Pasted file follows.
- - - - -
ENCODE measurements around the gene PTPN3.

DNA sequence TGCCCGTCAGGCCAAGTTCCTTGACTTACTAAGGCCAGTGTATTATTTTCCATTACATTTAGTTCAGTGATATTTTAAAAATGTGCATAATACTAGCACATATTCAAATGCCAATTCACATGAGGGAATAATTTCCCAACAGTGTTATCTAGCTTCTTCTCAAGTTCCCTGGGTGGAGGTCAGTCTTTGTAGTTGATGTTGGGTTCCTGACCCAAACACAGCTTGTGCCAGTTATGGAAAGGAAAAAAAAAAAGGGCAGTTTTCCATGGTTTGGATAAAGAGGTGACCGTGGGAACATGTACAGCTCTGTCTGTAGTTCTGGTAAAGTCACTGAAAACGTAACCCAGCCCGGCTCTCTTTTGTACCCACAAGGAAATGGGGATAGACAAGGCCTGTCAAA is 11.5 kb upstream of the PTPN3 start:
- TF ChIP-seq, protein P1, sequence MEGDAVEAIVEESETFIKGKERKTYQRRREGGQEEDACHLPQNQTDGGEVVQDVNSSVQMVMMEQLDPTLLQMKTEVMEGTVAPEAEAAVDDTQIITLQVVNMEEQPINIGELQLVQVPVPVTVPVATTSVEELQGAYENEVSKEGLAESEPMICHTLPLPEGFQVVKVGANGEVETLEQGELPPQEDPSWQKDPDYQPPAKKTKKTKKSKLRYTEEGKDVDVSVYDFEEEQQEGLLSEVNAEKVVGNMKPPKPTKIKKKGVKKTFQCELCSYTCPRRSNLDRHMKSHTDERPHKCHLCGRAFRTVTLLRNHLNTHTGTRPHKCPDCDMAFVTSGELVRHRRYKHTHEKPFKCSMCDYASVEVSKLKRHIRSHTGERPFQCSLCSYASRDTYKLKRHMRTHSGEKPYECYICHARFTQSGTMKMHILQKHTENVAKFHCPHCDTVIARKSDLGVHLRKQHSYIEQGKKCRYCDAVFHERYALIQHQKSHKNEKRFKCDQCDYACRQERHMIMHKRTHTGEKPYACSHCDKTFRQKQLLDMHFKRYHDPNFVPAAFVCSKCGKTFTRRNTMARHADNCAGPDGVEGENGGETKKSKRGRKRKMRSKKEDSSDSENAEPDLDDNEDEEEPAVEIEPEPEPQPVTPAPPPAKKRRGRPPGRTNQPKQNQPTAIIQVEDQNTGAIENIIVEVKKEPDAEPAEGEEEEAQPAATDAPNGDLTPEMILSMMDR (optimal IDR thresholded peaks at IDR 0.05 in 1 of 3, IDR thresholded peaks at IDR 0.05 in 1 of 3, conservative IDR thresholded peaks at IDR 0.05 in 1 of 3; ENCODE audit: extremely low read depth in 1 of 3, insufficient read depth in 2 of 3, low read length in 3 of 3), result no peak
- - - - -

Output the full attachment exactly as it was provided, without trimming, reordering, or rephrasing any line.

ENCODE measurements around the gene PTPN3.

DNA sequence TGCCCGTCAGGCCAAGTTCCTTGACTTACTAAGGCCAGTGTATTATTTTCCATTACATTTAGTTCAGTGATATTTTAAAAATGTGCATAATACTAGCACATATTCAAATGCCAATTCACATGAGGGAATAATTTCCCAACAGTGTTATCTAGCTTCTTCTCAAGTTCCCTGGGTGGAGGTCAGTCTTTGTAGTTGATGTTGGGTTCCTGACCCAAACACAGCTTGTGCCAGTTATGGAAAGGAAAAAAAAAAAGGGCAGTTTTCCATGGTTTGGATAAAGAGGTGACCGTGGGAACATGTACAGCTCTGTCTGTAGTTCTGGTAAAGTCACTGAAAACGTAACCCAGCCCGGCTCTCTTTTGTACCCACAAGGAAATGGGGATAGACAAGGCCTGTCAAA is 11.5 kb upstream of the PTPN3 start:
- TF ChIP-seq, protein P1, sequence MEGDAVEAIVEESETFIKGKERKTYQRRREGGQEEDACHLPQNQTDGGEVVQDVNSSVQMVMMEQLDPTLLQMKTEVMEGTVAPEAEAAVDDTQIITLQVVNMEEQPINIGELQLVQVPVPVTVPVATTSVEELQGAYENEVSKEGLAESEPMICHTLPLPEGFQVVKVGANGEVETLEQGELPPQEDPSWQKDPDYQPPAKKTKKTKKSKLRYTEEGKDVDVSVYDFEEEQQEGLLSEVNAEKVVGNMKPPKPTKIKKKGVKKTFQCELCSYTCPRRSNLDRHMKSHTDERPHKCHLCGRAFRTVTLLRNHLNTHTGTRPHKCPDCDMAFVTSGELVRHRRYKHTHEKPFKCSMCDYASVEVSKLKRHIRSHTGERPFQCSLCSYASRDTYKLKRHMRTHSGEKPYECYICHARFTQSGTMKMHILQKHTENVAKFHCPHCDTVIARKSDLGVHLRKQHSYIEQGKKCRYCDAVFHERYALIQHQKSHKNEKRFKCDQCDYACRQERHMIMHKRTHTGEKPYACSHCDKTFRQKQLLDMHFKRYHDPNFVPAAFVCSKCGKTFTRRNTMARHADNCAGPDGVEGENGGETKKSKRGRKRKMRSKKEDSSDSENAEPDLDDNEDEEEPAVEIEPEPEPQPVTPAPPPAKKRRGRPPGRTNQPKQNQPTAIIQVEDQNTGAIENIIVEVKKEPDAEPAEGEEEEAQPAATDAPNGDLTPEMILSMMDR (optimal IDR thresholded peaks at IDR 0.05 in 1 of 3, IDR thresholded peaks at IDR 0.05 in 1 of 3, conservative IDR thresholded peaks at IDR 0.05 in 1 of 3; ENCODE audit: extremely low read depth in 1 of 3, insufficient read depth in 2 of 3, low read length in 3 of 3), result no peak